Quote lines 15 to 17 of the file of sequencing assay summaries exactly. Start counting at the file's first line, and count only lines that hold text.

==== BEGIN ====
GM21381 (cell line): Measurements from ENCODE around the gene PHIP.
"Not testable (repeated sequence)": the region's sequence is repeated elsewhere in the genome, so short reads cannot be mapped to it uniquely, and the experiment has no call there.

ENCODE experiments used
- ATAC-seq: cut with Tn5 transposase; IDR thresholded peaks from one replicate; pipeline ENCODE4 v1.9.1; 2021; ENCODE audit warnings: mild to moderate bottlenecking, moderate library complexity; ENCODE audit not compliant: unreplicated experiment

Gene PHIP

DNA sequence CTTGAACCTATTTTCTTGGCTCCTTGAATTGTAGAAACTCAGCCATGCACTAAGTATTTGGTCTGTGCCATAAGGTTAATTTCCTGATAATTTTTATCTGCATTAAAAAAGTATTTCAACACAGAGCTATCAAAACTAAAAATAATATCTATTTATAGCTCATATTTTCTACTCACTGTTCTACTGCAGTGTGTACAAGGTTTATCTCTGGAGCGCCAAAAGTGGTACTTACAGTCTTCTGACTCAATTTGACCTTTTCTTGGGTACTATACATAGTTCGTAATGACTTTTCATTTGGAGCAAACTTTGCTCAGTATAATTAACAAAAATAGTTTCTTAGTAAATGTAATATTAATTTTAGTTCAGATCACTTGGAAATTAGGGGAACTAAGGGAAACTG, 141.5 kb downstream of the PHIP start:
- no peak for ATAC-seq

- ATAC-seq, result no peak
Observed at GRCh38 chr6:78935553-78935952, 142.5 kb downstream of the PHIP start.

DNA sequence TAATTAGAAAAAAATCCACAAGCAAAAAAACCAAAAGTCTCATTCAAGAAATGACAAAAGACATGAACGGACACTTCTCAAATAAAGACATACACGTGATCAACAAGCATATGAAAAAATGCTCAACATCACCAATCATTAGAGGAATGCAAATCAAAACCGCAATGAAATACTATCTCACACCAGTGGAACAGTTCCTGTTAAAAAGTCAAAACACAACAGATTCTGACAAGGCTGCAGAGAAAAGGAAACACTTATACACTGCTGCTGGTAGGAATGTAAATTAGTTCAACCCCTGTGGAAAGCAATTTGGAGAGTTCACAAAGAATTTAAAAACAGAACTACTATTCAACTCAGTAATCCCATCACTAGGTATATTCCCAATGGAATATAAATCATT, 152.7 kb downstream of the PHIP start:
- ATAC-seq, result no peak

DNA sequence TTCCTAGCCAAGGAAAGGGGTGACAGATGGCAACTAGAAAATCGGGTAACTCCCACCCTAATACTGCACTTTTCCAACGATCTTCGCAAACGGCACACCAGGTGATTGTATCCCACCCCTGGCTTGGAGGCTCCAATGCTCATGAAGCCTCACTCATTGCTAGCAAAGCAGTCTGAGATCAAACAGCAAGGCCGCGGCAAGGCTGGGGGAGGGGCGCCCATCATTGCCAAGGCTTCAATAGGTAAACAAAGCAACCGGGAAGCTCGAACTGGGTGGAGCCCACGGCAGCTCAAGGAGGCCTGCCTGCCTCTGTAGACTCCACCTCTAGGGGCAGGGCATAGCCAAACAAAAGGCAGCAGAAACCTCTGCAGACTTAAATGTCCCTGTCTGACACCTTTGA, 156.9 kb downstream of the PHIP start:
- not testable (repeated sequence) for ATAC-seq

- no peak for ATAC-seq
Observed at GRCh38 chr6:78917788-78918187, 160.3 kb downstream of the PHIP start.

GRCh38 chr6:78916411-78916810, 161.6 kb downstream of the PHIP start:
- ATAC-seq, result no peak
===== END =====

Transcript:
Observed at GRCh38 chr6:78917788-78918187, 160.3 kb downstream of the PHIP start.

GRCh38 chr6:78916411-78916810, 161.6 kb downstream of the PHIP start:
- ATAC-seq, result no peak